The book ends well, as we knew it had to.  He had, after all, stuck by her and saved her in the second book, and basically in the third.  It says in the end that she realized she no longer had any feelings for him in that way, and that also ends like it should, though I don't buy it for a second.  Their relationship, and his with Erika Berger, were clearly the most realized and realistic.  Had there been a fourth book, I suspect there would've been maybe a little more tension there, and Berger very clearly tells his current flame that she'll try and stay away from him, but makes no promises.  He doesn't, either, for that matter.  This wouldn't sit well with her.

Odd and interesting thing about the books is that it shows that getting old is hell.  Every old man is dying of some kind of cancer, or is shot but lives for months as a vegetable, or is set on fire, loses a hand and foot, gets shot a few times, and then finally dies after getting shot a few more times.  Or has a stroke but recovers fairly well, if not painfully.  Old men do not age or die well here.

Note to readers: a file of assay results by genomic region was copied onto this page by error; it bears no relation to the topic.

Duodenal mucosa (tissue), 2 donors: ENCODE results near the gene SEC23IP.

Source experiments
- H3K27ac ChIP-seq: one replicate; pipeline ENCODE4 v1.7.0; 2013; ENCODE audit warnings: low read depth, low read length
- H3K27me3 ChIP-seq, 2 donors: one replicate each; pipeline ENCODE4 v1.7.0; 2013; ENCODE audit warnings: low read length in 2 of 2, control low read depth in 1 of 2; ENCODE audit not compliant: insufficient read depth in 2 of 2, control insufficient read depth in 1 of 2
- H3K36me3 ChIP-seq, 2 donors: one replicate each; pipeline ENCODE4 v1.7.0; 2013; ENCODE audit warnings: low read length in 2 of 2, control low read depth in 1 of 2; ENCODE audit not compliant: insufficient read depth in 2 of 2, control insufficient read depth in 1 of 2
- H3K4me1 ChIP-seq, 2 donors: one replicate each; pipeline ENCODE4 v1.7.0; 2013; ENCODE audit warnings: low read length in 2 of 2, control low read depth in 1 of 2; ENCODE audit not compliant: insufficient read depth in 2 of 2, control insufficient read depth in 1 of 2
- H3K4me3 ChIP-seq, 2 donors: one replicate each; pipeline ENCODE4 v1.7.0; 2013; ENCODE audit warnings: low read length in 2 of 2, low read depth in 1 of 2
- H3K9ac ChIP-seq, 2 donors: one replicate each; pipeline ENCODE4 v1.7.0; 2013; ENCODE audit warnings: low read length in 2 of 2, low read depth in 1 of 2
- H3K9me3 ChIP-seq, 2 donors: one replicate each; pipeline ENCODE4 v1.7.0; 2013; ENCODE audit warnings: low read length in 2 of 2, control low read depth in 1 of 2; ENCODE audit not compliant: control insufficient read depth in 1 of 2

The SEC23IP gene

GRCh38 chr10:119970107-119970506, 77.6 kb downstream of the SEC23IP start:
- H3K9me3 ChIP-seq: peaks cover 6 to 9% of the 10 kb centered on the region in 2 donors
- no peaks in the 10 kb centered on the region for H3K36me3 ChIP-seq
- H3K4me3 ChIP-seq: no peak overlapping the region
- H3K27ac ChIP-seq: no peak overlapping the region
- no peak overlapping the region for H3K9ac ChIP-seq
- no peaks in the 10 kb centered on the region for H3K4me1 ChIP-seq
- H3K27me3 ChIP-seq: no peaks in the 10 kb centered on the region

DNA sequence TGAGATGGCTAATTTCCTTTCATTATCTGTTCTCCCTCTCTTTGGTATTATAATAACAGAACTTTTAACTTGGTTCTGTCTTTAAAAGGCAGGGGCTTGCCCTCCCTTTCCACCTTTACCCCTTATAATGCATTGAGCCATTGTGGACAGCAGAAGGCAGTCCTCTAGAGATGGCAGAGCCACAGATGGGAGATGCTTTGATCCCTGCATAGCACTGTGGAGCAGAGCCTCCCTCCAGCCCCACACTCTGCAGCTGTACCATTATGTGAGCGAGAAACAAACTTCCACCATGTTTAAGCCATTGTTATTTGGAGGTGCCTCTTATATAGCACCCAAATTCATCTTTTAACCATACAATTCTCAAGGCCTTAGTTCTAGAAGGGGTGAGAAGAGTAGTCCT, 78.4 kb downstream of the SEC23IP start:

Lisbeth Salander is by far the most thoroughly and realized character in the books, and rightfully carries the distinction of being one of the more realistic and defined female characters in the genre.  No helpless lady in distress here, and no femme fatale.  She is only herself, and by the end was beginning to realize who that was.  Unfortunately, even she is a pale shadow of herself in the last book, but even that is enough to distinctly define and carry on her character.

I'm very interested in Lisbeth, Berger and Blomkvist.  I hope Larsson's partner and his father and brother can resolve their issues before too long, and that someone lets her finish his book, as I agree with her that she is the only one in a position to know what Larsson himself wanted to do with these characters.  Some hired gun shouldn't take over the series and throw his own beliefs into Salander.  Larsson was trying to say something important through her, and only he--and, second best, his partner--have any idea what he wanted to say next.

Saturday, January 14, 2012

The Girl Who Played with Fire--Stieg Larsson

Photo:  First edition front cover of the Swedish book, from its Wikipedia site

Second book of the deceased author's Millenium trilogy, in many ways superior to the first.  It continues the trend of bucking the solid rules of publishing--jumping between even more 3rd person limited characters than the first one did; not getting to the crux of the mystery until well after page 100; many pages of frankly unnecessary pages of exposition...But, again, it all works.  And, of course, that's what matters most.  If it works, do it.